For its 33rd edition the Hong Kong Watch & Clock Fair welcomed 765 exhibitors from 19 countries. Among the hottest new trends were silicone and the first smartwatches.
“It’s too expensive to exhibit at Baselworld,” is a frequent lament of exhibitors at the Hong Kong Watch & Clock Fair, when they see my “Europa Star - Switzerland” badge. It must be said, the former British colony is a more suitable location for the production, assembly and distribution of fashion watches at an affordable price.
We should note in passing that Hong Kong remains in value terms the second largest exporter of finished watches in the world, second only to Switzerland! “The demand for simple, robust and inexpensive watches will be strong in emerging markets and developing countries,” declares Takashi Yamamoto of the Japanese watchmaking federation.
“The demand for simple, robust and inexpensive watches will be strong in emerging markets and developing countries.” Takashi Yamamoto
Although ‘inexpensive’ implies cheap components, there is increasingly less need to compromise on quality. Silicone rubber is a good example. This reinforced silicate-based elastomer has remarkable properties: it has high tear strength, it is water-resistant, it will tolerate extreme temperatures, it’s anti-allergenic, light and flexible, and it has a smooth, silky texture that does not stick to the skin or cut into the wrist.
This synthetic rubber is not only very comfortable to wear, it can take a variety of treatments (printing, engraving, coating) to give it different properties such as changing colour on exposure to UV, or even phosphorescing in the dark! Brands and suppliers at the 33rd Hong Kong Fair surfed the wave of silicone, and the “Silicon” brand even made it its primary theme, decorating its watch dials with tiny tubes of coloured silicone. You won’t see those anywhere else!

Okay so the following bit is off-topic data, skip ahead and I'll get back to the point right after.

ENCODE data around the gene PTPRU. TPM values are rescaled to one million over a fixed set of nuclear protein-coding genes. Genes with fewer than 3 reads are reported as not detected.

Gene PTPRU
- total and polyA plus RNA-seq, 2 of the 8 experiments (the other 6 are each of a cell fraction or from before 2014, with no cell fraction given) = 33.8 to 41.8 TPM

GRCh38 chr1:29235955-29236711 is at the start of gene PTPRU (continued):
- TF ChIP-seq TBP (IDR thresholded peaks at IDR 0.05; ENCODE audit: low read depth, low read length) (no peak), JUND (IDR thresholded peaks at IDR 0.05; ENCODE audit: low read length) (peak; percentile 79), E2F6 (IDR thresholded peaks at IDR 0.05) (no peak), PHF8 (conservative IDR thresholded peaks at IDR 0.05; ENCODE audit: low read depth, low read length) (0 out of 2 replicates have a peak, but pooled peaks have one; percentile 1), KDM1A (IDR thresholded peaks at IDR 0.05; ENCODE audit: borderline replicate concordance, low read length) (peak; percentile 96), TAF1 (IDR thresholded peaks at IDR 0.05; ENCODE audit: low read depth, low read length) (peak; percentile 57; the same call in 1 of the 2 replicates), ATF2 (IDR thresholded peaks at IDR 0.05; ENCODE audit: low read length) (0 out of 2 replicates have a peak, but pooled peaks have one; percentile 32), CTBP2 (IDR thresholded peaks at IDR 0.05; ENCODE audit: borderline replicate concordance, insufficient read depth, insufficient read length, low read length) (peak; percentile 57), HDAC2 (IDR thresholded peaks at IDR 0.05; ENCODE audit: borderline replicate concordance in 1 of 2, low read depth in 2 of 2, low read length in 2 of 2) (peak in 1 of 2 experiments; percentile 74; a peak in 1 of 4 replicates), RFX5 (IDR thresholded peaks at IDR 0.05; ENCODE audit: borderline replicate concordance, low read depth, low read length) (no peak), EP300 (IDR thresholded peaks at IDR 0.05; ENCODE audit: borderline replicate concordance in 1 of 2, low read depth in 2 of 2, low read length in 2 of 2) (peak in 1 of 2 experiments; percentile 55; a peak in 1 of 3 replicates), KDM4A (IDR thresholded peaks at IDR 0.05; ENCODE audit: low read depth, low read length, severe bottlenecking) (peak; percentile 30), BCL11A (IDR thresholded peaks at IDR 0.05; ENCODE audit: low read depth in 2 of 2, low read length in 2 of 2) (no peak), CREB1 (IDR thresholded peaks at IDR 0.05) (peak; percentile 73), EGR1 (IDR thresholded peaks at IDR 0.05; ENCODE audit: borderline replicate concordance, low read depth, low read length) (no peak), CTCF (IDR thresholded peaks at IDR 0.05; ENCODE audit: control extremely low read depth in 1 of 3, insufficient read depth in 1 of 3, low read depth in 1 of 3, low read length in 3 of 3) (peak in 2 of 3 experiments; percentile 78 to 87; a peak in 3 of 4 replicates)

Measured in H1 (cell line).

Another emerging trend was the smartwatch. Most models on show - such as the Ezio or Cogito - had limited functionality, although some, like the Add Me+ with touch screen, a slim 9mm prototype, were more advanced. Many Hong Kong brands are preparing to plunge into this new sector of the market, but the positioning of smartwatches remains uncertain (see ‘Smartwatches: watchmaking federation presidents air their views’).
FOR THE PROFESSIONALS
Some 19,000 buyers strolled the aisles of the iconic Hong Kong Convention Centre over the five days of the fair, 2% more than last year. There was a marked rise in the number of Indian (+37%), Korean (+30%) and Thai (+28%) buyers. The fair is aimed primarily at professionals, as was obvious from the “Small Order Zone”, where the minimum order ranged from 5 to 1000 units, with average orders from the 7000 purchases made comprising around 300 units.
Some 19,000 buyers strolled the aisles of the iconic Hong Kong Convention Centre.
There was little risk of getting lost, as the categories were better differentiated than in previous years. The first hall was for entry-level brands, the second was devoted to suppliers and producers of components and machine tools, and the third hall housed the premium brands. The Salon de TE was decorated to resemble an 18th century European railway station, with the “Grand Central” in the middle, a relaxed space where 30 presentations were given during the fair. The Hong Kong Clock & Watch Fair also featured countless seminars, conferences, networking events, receptions and even a design competition (see ’Talent Spotting’ box).
There were so many innovative ideas on show it would be impossible to cover them all. So here are our top picks! The Hong Kong group Acestar (Van Gogh and Tonino Lamborghini) has bought the Mini licence to launch a ‘Swiss made’ range of watches celebrating the iconic British car. Longitude, another Hong Kong group, has four brands or licences (Everlast, FILA, Solus and New Balance), all with a sports focus. Last year, Solus unveiled a watch vending machine in the Hong Kong underground with very good results, and will be expanding this sales concept. Reina V is a Belgian brand that makes oversized watches solely for women. To limit excess weight, the curved steel back is topped with an aluminium case, onto which a steel crown is screwed. After the phenomenal success of Ice-Watch, perhaps Belgium is about to become a watchmaking superpower? “No, Ice-Watch is not perceived as a Belgian brand, but Belgium is recognised for its designers,” explains director Avi Saraga.
Solus unveiled a watch vending machine in the Hong Kong underground with very good results.